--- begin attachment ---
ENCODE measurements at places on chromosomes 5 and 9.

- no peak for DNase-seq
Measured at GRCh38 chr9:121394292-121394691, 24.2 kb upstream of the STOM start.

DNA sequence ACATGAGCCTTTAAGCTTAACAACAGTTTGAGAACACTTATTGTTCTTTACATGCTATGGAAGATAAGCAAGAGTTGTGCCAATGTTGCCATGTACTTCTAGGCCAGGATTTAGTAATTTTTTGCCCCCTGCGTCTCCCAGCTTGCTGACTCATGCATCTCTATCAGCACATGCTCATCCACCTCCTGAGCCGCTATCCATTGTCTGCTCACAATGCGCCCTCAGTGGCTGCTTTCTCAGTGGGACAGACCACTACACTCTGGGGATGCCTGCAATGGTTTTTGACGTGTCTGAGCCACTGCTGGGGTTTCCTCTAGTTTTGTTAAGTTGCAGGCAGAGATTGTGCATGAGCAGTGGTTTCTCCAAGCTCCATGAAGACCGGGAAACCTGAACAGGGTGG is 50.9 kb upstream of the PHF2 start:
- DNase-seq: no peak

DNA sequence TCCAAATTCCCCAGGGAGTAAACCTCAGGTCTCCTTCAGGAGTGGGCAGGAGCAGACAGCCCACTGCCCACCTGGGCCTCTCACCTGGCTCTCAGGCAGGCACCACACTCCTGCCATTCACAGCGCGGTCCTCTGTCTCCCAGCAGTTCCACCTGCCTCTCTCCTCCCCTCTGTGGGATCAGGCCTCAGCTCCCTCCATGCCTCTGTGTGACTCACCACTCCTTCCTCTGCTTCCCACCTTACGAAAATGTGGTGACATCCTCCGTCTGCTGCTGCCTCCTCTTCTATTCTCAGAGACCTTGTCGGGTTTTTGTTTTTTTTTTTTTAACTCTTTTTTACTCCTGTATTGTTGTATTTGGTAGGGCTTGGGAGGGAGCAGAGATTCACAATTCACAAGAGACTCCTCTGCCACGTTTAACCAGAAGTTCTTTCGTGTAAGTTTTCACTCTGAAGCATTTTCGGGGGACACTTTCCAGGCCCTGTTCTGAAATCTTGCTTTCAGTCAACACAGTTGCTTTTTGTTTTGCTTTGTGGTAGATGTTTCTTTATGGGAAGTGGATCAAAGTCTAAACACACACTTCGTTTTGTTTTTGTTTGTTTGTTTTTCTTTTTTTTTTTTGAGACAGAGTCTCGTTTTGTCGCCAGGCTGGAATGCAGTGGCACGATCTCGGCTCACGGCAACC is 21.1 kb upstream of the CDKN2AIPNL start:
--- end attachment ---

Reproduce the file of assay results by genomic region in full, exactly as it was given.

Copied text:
ENCODE measurements at places on chromosomes 5 and 9.

- no peak for DNase-seq
Measured at GRCh38 chr9:121394292-121394691, 24.2 kb upstream of the STOM start.

DNA sequence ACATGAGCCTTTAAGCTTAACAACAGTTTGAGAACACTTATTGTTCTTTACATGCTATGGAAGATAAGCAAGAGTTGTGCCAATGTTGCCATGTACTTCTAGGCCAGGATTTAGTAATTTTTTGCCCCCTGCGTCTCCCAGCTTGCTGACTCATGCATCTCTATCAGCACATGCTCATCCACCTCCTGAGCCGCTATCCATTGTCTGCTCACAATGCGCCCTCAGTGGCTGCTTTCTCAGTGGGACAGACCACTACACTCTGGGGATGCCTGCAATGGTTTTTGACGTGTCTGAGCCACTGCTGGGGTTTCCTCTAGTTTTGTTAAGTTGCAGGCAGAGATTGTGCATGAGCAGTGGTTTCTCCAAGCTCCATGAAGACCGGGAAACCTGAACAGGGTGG is 50.9 kb upstream of the PHF2 start:
- DNase-seq: no peak

DNA sequence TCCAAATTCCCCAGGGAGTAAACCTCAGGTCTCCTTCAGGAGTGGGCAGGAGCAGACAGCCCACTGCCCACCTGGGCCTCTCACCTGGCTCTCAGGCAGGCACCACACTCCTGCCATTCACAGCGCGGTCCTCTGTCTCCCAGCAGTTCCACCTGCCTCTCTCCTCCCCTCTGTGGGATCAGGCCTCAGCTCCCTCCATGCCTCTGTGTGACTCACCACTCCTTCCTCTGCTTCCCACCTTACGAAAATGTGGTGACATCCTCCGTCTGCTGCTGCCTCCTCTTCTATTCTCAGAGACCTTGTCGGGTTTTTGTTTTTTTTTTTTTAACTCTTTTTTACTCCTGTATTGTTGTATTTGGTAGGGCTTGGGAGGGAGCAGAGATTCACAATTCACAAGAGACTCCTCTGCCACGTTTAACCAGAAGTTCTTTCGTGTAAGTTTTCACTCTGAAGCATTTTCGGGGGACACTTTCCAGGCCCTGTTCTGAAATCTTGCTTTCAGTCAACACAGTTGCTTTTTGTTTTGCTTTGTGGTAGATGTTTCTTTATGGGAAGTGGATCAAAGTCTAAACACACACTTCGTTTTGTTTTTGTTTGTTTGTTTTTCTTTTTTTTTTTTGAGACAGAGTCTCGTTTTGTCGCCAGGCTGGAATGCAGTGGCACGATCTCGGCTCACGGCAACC is 21.1 kb upstream of the CDKN2AIPNL start: